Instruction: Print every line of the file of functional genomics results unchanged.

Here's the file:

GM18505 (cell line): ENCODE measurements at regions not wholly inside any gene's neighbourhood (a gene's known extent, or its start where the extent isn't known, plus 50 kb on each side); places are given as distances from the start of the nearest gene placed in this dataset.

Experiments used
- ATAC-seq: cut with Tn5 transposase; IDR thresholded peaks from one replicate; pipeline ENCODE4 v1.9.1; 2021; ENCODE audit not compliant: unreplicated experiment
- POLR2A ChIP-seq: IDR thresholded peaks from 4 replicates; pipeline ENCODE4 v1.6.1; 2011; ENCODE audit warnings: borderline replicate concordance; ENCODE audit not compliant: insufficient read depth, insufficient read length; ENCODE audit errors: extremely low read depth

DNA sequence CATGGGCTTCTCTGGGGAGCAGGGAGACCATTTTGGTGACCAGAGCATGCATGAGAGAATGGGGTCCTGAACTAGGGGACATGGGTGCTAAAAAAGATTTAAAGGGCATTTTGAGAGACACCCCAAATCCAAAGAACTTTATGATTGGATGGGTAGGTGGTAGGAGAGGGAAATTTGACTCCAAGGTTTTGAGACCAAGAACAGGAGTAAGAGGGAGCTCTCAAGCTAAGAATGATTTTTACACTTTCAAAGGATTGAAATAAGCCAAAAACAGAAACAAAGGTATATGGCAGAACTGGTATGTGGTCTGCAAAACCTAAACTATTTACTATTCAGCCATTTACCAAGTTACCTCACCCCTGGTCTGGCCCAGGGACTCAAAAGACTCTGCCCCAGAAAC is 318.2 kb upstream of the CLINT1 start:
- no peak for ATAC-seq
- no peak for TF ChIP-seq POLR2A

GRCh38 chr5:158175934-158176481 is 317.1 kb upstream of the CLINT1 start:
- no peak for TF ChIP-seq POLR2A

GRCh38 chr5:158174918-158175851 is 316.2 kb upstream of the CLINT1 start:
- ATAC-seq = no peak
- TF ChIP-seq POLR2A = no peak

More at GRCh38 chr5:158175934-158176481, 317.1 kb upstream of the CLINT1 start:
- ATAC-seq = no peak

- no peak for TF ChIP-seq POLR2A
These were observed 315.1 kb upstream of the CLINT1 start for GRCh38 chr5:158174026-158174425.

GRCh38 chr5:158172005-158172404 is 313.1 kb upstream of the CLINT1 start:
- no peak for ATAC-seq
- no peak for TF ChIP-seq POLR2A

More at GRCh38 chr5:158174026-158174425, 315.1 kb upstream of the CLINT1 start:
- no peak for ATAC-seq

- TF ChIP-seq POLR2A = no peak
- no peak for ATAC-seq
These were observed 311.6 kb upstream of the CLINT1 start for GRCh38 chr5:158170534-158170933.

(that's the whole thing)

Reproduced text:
GM18505 (cell line): ENCODE measurements at regions not wholly inside any gene's neighbourhood (a gene's known extent, or its start where the extent isn't known, plus 50 kb on each side); places are given as distances from the start of the nearest gene placed in this dataset.

Experiments used
- ATAC-seq: cut with Tn5 transposase; IDR thresholded peaks from one replicate; pipeline ENCODE4 v1.9.1; 2021; ENCODE audit not compliant: unreplicated experiment
- POLR2A ChIP-seq: IDR thresholded peaks from 4 replicates; pipeline ENCODE4 v1.6.1; 2011; ENCODE audit warnings: borderline replicate concordance; ENCODE audit not compliant: insufficient read depth, insufficient read length; ENCODE audit errors: extremely low read depth

DNA sequence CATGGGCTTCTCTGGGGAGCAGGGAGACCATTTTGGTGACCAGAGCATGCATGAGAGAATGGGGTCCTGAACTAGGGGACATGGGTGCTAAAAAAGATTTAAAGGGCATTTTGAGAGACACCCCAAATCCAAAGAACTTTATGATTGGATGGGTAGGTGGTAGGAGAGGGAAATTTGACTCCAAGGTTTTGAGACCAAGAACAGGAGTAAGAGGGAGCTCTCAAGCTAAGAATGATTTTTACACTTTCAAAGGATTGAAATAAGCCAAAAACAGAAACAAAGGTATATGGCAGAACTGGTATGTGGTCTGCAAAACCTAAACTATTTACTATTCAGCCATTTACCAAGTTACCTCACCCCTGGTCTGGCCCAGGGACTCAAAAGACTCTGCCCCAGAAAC is 318.2 kb upstream of the CLINT1 start:
- no peak for ATAC-seq
- no peak for TF ChIP-seq POLR2A

GRCh38 chr5:158175934-158176481 is 317.1 kb upstream of the CLINT1 start:
- no peak for TF ChIP-seq POLR2A

GRCh38 chr5:158174918-158175851 is 316.2 kb upstream of the CLINT1 start:
- ATAC-seq = no peak
- TF ChIP-seq POLR2A = no peak

More at GRCh38 chr5:158175934-158176481, 317.1 kb upstream of the CLINT1 start:
- ATAC-seq = no peak

- no peak for TF ChIP-seq POLR2A
These were observed 315.1 kb upstream of the CLINT1 start for GRCh38 chr5:158174026-158174425.

GRCh38 chr5:158172005-158172404 is 313.1 kb upstream of the CLINT1 start:
- no peak for ATAC-seq
- no peak for TF ChIP-seq POLR2A

More at GRCh38 chr5:158174026-158174425, 315.1 kb upstream of the CLINT1 start:
- no peak for ATAC-seq

- TF ChIP-seq POLR2A = no peak
- no peak for ATAC-seq
These were observed 311.6 kb upstream of the CLINT1 start for GRCh38 chr5:158170534-158170933.